Any vintage Arp synth — the Odyssey, Omni, Axxe, 2600 — will benefit from a rebuilt power supply, and it is strongly recommended, as most of the components are well past their expected lifespan.

The Omni in particular has issues with tantalum capacitors not only with the power supply but also in the gate circuits for each key, resulting in stuck notes or notes that won’t sound. In all cases, it is recommended that these capacitors be replaced on these synths.

ARP Omni 1 Restoration & Repair - Power Supply Rebuild & Rewiring

Realistic/Moog MG-1: Protective Foam

In 1982, Moog manufactured the Concertmate MG-1 for Radioshack’s Realistic brand. A fantastic two-oscillator monosynth, the MG-1 was marketed to the home consumer, and Moog had to use cheaper parts in some cases to keep the design in line with the profit margins requested by Radioshack.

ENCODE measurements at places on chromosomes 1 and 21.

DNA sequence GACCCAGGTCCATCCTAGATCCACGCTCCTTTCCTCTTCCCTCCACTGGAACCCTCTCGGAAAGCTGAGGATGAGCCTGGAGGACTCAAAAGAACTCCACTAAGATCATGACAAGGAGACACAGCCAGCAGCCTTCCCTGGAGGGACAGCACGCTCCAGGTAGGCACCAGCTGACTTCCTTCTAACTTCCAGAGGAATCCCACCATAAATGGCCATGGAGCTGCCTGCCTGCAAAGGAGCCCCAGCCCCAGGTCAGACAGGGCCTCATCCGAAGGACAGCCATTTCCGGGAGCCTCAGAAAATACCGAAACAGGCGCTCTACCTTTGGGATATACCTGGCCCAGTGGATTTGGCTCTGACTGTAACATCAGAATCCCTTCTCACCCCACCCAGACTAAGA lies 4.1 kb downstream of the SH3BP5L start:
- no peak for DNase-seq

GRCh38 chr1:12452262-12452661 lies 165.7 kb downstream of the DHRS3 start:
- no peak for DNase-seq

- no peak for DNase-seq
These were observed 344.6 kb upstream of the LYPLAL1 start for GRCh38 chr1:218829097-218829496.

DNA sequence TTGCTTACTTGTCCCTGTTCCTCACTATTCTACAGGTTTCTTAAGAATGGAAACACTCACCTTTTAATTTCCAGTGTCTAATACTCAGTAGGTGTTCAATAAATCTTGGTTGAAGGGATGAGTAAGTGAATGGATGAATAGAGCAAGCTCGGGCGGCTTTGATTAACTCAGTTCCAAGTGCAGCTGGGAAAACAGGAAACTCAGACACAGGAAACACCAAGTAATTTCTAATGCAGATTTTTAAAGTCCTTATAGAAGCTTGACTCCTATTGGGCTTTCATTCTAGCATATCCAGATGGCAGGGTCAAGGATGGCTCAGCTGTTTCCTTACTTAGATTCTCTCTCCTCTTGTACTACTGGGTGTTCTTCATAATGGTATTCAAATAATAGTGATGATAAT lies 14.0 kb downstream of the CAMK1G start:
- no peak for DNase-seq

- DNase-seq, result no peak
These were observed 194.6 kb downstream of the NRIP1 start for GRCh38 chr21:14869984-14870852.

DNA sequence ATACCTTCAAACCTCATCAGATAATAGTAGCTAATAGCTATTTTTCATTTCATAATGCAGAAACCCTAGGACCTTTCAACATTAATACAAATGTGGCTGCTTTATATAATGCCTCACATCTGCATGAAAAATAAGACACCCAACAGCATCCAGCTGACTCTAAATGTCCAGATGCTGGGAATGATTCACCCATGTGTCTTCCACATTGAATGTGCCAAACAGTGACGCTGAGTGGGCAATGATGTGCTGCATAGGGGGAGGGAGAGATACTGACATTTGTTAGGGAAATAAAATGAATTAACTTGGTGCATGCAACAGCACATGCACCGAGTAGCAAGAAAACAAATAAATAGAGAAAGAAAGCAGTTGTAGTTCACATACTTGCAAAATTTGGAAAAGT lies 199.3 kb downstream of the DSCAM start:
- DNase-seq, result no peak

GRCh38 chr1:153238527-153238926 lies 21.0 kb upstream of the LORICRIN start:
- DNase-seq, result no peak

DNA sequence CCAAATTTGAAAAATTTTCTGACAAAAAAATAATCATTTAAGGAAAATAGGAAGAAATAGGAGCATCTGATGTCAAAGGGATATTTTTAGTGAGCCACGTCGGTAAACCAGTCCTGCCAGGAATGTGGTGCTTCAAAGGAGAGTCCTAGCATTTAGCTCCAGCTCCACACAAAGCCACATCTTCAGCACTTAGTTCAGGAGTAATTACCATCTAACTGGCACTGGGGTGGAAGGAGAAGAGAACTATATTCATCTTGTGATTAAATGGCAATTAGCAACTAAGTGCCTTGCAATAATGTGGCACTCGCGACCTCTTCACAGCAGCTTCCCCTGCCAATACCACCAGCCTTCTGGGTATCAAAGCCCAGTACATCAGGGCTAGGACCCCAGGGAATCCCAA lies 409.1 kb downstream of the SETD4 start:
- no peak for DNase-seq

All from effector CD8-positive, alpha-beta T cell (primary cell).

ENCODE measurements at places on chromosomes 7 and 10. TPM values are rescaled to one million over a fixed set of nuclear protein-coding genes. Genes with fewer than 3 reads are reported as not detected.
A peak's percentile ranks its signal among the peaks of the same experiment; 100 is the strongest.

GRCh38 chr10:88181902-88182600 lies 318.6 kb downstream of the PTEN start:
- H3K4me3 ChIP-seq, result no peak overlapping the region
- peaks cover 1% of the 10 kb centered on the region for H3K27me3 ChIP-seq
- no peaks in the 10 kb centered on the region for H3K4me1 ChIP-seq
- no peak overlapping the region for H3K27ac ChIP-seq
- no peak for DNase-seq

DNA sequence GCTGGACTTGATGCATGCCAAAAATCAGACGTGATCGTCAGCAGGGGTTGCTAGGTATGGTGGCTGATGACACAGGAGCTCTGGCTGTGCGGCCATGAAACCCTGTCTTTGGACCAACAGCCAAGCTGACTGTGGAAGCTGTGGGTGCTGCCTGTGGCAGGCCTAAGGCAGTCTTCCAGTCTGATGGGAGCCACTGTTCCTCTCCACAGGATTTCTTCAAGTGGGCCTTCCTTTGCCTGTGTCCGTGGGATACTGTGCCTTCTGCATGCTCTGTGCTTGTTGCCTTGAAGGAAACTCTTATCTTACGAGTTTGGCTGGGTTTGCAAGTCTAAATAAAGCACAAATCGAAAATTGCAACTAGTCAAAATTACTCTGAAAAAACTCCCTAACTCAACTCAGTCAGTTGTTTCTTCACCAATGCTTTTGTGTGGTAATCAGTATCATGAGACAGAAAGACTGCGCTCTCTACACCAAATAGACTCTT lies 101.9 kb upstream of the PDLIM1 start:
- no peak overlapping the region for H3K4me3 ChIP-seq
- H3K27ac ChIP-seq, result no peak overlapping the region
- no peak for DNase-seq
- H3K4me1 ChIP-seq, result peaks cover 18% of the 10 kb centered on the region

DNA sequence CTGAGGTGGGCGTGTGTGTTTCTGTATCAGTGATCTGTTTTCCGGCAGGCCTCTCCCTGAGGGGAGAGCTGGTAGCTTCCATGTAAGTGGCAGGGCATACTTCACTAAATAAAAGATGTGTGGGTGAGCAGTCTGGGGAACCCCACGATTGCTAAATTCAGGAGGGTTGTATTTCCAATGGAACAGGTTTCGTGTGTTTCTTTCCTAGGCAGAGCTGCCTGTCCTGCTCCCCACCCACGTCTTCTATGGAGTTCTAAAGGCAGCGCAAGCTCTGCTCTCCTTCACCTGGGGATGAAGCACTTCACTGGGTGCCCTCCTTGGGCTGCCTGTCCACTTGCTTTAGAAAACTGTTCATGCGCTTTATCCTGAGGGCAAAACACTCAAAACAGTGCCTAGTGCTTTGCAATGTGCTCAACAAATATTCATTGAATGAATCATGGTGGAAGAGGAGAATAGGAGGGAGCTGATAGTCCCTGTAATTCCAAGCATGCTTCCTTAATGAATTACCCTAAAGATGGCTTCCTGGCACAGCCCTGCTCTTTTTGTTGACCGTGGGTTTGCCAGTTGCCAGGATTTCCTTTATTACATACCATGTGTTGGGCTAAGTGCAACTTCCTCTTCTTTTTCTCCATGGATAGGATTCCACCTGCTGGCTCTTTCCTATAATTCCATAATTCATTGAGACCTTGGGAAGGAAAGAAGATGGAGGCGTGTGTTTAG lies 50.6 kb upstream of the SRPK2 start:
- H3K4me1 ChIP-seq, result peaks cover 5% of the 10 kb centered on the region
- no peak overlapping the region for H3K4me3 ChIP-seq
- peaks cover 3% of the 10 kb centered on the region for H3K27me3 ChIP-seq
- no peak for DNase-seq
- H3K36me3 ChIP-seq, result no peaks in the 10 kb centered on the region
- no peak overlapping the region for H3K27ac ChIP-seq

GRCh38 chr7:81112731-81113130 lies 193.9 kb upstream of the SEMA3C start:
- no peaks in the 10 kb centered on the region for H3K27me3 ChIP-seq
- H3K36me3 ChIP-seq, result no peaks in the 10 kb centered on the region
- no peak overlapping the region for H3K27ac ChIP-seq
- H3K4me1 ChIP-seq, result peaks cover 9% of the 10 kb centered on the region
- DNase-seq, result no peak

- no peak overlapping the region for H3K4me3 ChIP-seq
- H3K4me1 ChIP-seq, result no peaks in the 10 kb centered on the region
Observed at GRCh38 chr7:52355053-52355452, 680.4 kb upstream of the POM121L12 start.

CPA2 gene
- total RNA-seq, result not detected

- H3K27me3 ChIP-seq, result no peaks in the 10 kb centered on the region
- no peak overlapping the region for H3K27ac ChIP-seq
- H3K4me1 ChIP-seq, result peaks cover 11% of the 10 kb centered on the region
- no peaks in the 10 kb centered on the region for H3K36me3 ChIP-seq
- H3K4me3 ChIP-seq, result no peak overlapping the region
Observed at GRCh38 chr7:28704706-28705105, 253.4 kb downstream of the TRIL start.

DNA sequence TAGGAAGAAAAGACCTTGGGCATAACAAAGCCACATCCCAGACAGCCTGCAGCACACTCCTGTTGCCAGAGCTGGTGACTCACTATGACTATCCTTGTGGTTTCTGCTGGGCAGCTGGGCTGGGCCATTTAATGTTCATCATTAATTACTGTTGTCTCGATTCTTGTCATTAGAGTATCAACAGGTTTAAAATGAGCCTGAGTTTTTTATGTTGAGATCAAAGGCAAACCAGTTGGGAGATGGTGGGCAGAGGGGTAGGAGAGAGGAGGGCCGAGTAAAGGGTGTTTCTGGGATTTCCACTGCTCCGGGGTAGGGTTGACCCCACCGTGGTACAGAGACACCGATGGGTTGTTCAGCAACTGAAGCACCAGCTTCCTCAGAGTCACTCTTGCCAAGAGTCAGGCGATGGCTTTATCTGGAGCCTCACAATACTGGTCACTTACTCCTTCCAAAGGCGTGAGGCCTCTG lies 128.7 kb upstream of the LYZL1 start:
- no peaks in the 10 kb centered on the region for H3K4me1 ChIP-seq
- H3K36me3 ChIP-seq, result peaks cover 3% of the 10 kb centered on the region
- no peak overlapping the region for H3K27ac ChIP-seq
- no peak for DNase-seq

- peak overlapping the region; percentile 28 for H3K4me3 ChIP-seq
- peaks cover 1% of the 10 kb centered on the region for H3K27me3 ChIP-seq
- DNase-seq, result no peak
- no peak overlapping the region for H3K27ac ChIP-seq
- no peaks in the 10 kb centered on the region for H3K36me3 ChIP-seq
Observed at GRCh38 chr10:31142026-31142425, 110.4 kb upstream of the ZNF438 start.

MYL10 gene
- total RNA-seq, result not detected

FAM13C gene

Unlike other Moog products, the MG-1 had a layer of black foam between the controls and the back of the main panel in an effort to protect the sliders and potentiometers from dust and debris. Unfortunately, the chemical structure of this type of foam becomes unstable over time, resulting in a substance more sticky and tar-like than foamy.

This foam is usually responsible for sliders that are almost impossible to operate and switches whose contacts are too dirty to operate. The foam can be cleaned, but it takes a lot of time, isopropyl alcohol, and effort. And often, components still won’t be brought back to working condition, despite the cleaning.

There are a few vendors that sell reproduction switch and slider kits for the MG-1 and synths that have this foam cleaned, and replacing those components altogether is a far more desirable solution.